On the Buda side, we’re building the Budapest One office complex next to the intermodal junction at Kelenföld. The façade of the first building will be ready by the end of this year and we think that it’s going to be so spectacular that the project won’t need any advertising. We have already signed the first leases and we plan to reach a pre-lease rate of 40-45 percent by year-end. This 65,000 sqm project will consist of three phases of which 26,000 sqm will be finished in the first phase.
How does the timeline of the next two phases look like at this stage?
We’re negotiating with a number of potential tenants and it’s possible that one phase will be built-to-suit for a single tenant. If that’s the case, we’re ready to start construction in the spring. Even if the next phase will be filled with 2500-3000 sqm tenants like the first one, we plan to launch before the end of next year.
Can rising rents make up for the loss in profit caused by rising construction costs?
Rents are growing steadily but the growth period started later than the rise of construction costs and this gap is still visible. There won’t be oversupply on the market and construction costs are still rising which means that the further growth of rents is inevitable. Let us not forget that the vacancy rate is still at a record low level and there is still a lack of large ready-to-move space on the market. It’s really strange that even though we’re building 75,000 sqm of office space, we couldn’t offer 25,000 sqm within one building to our tenants. Our additional pipeline includes 18,000 sqm each in the second and third phases of Budapest One and 30,000 sqm in the last phase of the Corvin Promenade.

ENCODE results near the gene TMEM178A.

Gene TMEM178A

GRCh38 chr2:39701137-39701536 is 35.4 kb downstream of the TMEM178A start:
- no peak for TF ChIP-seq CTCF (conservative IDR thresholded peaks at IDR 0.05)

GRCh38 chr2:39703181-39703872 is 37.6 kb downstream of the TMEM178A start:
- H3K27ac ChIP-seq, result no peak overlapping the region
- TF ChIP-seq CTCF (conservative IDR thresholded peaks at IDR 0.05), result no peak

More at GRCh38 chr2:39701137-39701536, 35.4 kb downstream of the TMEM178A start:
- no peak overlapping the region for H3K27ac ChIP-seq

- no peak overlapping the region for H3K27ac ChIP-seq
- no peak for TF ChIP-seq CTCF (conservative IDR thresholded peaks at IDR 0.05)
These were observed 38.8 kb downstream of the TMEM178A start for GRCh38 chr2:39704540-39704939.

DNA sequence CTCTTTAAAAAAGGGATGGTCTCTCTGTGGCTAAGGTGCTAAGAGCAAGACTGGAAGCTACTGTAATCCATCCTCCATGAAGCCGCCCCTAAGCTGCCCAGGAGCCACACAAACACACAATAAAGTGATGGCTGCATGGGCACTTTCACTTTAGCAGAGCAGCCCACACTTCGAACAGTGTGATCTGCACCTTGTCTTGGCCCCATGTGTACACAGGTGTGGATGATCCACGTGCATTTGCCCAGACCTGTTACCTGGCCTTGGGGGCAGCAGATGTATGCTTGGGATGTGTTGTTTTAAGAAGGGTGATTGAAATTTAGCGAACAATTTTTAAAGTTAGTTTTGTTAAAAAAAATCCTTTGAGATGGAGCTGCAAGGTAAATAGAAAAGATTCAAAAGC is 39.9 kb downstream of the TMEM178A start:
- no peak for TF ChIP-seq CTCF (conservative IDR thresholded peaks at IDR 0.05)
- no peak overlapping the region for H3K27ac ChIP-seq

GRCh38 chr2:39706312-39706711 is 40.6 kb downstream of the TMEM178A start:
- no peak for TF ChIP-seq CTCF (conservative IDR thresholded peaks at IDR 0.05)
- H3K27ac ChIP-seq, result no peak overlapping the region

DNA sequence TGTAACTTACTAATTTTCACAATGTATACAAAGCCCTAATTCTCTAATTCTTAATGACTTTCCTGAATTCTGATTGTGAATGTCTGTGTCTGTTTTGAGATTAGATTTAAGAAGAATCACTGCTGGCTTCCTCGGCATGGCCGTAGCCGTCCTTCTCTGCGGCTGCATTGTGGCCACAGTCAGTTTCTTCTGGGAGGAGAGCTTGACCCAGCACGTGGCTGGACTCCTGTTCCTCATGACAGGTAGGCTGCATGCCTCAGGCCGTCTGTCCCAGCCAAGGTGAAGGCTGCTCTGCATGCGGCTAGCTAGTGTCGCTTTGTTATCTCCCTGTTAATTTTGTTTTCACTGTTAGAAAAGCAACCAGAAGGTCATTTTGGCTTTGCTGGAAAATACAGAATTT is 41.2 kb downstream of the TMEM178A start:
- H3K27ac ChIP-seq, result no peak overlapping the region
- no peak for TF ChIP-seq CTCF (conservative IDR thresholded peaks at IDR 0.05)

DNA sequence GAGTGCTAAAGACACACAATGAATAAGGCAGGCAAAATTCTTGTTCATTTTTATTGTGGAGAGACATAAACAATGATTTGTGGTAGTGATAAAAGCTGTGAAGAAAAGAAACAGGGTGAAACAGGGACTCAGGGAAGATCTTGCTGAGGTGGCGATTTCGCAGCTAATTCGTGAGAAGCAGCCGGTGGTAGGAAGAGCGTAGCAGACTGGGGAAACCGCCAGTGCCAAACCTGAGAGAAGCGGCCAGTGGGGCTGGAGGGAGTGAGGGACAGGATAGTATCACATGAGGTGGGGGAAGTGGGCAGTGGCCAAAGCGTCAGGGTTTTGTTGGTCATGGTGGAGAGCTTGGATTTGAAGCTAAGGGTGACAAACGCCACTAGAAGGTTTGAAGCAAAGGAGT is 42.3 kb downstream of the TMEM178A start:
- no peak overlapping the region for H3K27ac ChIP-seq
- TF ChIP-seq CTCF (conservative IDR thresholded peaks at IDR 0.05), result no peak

How are you progressing with the development of Etele Plaza?
The signing of the first leases is currently underway and we plan to be 35 percent let by November. The timing is excellent for leasing. Retailers, especially in fashion, are expanding rapidly but the retail stock in Budapest hasn’t grown in nearly 10 years. There are major fashion brands that physically can’t show their full stock in any of the existing shopping centres in Budapest but they’ll have the chance to do that in Etele Plaza.
How will Etele Plaza differ from other shopping centres in Budapest?
We looked at every European and global trend during the planning phase and we will dedicate significant areas for entertainment. We’ll have a huge multiplex cinema, a modern gym and a food court with capacity for 1000 people. We’re preparing a digital shopping programme which will provide our visitors with an app that will be useful during every moment of the whole shopping experience.
Some are already predicting the death of the shopping mall due to the growth of e-commerce. Do you agree with these opinions?
We thoroughly examined this issue and we saw that predictions significantly wary. Our conclusion is that online and offline shopping need to exist together. We are certain that fashion cannot be fully digitised. In the US, where these trends are the strongest, it is clearly visible that online can take away from offline mostly in the lower price segment. In the middle and upper price segment, offline retail is still growing, so we’re not afraid of e-commerce.